NIH Research Festival
The Hsp70 chaperone system in eukaryotes is involved in maintaining protein homeostasis and protects the cell from various types of stress. Hsp70 prevents protein misfolding and promotes proper folding of nascent polypeptides and proteins. The homologue of Hsp70 in E. coli is DnaK. DnaK chaperone activity is dependent on two co-chaperones: a J-domain protein to assist in ATP hydrolysis and a nucleotide exchange factor (NEF) to exchange ADP with ATP. In E. coli, there are two cytosolic J-domain proteins DnaJ and CbpA that collaborate with DnaK and the E. coli NEF, GrpE. DnaJ and CbpA complement each other in the other’s absence in vivo, indicating overlapping activities and functions. Both DnaJ and CbpA contain a highly homologous J-domain involved in interaction and collaboration with DnaK. Additionally, DnaJ contains a cysteine-rich region involved in coordination of two zinc ions; this region is absent in CbpA. To better understand how DnaJ and CbpA differ in their co-chaperone activities, we tested them for the ability to reactivate heat-aggregated GFP in collaboration with DnaK and GrpE. We found that under the same reaction conditions, DnaJ reactivated GFP at a faster rate than CbpA. We also tested DnaJ and CbpA for the ability to interact with DnaK in a protein-protein interaction assay. DnaJ appeared to bind DnaK more tightly than CbpA. These results suggest a functional difference between DnaJ and CbpA in collaboration and interaction with DnaK.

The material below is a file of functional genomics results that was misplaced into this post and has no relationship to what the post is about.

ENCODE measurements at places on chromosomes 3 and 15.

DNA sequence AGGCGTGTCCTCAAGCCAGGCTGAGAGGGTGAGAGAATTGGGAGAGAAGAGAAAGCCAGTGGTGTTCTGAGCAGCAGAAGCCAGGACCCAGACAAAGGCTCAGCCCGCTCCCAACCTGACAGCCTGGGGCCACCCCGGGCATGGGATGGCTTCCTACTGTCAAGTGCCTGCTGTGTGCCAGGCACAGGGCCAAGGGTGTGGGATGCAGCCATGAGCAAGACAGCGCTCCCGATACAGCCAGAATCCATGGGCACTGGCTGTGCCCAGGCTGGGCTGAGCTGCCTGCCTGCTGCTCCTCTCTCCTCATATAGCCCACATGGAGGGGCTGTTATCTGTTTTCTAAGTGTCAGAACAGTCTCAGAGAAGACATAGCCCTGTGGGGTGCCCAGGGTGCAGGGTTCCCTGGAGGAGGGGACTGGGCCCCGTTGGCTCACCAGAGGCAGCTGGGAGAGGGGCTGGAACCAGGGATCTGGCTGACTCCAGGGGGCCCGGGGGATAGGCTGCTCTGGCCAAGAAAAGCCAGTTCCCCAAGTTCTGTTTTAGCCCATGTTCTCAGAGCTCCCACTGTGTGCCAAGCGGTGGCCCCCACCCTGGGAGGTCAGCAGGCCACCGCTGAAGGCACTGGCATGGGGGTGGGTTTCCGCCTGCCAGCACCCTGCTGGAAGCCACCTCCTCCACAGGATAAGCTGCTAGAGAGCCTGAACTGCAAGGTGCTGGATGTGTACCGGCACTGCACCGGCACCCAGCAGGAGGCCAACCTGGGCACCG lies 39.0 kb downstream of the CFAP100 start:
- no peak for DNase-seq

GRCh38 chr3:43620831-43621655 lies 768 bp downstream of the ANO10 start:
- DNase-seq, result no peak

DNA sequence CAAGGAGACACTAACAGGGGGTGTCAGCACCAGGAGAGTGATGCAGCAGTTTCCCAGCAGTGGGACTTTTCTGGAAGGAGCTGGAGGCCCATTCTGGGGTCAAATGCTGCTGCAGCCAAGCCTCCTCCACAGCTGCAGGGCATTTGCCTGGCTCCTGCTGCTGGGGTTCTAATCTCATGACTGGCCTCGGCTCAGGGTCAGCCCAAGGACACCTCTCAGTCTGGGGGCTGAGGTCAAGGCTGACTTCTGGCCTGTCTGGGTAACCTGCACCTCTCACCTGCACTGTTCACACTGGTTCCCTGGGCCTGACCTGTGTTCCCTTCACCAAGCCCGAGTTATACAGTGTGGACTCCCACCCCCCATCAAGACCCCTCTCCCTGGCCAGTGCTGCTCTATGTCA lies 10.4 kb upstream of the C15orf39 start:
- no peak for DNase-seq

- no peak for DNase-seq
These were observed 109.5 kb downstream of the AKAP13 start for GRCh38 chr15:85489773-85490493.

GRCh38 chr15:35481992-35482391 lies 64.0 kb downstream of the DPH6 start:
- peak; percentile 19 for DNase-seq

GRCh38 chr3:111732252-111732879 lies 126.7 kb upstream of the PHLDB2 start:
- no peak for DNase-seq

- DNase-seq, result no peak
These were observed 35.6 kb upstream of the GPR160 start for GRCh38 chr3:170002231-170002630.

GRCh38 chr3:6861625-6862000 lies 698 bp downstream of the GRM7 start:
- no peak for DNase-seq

Scientific Focus Area: Molecular Biology and Biochemistry
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